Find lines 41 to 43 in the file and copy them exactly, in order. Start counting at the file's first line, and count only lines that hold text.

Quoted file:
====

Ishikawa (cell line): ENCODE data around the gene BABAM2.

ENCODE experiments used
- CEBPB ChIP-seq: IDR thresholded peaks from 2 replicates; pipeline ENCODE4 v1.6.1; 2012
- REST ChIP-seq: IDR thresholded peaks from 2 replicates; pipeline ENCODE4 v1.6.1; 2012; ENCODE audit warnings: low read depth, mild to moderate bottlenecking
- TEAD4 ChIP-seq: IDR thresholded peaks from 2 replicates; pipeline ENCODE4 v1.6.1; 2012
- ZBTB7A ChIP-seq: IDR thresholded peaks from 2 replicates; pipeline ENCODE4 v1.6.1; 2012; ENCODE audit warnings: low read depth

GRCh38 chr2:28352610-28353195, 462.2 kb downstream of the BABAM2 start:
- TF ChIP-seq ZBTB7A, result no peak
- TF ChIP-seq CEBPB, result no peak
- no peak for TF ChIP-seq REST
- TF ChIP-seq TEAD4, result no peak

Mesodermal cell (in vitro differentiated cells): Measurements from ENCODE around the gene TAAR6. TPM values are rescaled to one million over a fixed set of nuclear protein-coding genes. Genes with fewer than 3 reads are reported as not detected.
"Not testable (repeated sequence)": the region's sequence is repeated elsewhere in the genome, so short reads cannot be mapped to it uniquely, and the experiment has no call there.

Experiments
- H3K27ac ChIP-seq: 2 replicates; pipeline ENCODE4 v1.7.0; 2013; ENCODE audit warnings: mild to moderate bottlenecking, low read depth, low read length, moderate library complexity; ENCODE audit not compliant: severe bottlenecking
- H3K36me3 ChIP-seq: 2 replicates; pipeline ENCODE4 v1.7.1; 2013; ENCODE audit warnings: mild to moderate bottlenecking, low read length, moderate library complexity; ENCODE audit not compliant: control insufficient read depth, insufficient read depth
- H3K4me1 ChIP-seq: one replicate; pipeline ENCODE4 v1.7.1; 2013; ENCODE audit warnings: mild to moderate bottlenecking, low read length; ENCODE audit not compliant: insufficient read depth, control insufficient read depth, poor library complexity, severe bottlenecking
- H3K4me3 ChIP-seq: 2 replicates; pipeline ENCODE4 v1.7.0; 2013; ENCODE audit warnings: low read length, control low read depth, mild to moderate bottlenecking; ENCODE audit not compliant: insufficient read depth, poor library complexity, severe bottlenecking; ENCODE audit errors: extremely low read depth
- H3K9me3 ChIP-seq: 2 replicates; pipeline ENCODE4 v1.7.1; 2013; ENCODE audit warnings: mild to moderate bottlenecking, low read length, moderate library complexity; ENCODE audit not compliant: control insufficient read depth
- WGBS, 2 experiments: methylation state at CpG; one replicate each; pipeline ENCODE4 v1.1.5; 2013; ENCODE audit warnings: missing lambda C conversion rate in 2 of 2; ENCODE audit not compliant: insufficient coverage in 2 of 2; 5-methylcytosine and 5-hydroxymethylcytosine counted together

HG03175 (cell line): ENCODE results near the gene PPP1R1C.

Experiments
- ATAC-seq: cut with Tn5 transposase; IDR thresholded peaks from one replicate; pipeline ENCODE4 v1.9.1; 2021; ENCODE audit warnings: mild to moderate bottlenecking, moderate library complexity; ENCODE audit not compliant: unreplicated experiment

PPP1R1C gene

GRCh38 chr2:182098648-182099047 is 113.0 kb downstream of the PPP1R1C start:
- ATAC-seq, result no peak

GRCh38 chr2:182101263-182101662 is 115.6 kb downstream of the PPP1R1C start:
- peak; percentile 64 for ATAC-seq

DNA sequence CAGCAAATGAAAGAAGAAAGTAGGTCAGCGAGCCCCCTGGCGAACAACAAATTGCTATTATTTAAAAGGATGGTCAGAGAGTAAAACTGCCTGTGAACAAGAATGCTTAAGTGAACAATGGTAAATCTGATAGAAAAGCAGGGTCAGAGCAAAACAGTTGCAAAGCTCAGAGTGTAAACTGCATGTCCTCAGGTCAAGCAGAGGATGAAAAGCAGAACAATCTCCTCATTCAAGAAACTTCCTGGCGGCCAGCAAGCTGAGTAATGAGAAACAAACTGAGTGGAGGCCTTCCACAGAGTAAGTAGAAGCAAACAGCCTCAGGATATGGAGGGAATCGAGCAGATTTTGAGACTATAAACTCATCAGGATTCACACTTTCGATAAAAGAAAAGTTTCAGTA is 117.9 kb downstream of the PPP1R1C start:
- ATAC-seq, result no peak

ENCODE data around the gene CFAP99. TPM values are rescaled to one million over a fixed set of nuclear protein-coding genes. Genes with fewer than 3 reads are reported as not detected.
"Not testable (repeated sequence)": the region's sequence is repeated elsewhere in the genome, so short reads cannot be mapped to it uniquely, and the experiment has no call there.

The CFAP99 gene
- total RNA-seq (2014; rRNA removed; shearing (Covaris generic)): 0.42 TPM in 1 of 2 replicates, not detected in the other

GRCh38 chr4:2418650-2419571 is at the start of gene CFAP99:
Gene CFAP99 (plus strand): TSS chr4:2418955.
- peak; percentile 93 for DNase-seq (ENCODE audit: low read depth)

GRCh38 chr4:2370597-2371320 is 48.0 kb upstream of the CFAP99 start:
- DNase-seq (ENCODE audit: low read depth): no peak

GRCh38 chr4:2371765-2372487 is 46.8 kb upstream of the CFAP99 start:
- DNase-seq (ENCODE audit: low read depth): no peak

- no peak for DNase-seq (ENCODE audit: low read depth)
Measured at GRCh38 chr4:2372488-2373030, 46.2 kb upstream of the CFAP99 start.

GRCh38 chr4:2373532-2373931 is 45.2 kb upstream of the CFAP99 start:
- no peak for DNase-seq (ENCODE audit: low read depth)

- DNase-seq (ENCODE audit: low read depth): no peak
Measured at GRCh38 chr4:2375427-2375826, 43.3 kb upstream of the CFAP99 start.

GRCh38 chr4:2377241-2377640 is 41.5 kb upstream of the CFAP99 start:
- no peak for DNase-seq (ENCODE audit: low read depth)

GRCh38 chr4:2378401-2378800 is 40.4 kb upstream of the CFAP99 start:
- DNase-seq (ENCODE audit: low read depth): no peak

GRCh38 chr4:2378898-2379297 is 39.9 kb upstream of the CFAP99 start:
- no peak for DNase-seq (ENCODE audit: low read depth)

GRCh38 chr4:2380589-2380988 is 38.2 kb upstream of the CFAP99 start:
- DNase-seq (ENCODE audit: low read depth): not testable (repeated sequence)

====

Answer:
- DNase-seq (ENCODE audit: low read depth): no peak

- no peak for DNase-seq (ENCODE audit: low read depth)
Measured at GRCh38 chr4:2372488-2373030, 46.2 kb upstream of the CFAP99 start.